Ebola is made of RNA. RNA viruses are known to undergo rapid genetic changes. The three most common mechanisms are:
- Nucleotide substitutions resulting from purportedly high error rates during RNA synthesis;
- Reassortment of the RNA segments of multipartite genomic viruses
- RNA-RNA recombination between non-segmented RNAs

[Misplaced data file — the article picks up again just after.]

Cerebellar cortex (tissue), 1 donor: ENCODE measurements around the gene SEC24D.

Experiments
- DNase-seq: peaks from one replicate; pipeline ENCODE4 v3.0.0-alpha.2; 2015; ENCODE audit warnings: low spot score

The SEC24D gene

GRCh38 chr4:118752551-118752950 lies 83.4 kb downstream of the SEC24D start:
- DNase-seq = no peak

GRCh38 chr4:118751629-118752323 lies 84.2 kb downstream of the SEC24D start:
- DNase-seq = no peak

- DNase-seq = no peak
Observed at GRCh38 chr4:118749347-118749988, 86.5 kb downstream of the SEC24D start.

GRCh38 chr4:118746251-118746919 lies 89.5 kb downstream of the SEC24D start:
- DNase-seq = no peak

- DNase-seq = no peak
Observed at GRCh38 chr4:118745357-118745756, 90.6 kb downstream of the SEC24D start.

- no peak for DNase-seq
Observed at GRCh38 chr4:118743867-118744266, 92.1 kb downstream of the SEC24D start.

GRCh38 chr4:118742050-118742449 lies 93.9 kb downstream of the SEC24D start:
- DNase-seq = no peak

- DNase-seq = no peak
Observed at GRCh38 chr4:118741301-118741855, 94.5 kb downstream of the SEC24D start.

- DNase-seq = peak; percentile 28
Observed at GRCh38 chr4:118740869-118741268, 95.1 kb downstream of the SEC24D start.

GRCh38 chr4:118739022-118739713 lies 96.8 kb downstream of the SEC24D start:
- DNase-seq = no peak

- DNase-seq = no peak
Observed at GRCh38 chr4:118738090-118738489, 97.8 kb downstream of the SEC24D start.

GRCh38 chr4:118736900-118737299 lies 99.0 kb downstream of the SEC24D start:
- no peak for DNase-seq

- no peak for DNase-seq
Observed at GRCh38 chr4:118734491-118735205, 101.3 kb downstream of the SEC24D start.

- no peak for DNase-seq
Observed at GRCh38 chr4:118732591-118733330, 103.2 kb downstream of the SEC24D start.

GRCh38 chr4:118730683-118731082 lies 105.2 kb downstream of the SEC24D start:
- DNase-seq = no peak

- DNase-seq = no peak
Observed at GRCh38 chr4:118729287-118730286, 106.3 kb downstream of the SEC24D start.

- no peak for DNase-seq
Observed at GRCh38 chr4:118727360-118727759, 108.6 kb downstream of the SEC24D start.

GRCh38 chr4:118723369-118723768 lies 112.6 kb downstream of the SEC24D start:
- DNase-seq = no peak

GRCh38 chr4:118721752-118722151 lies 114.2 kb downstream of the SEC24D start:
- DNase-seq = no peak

The Ebola virus can use only the first and the third mechanisms as it has only one segment of RNA by capsid. To become "airborne", the Ebola genome (RNA) would, at least, have to mutate in such a way that its outer protective coating of proteins (capsid) could resist the forces to which they are subjected in air (e.g., dryness). It also would probably need to change structure to allow infection through the respiratory system. There are no exact measures of the rate of mutation in Ebola, but the probability of the required mutation(s) happening is not great.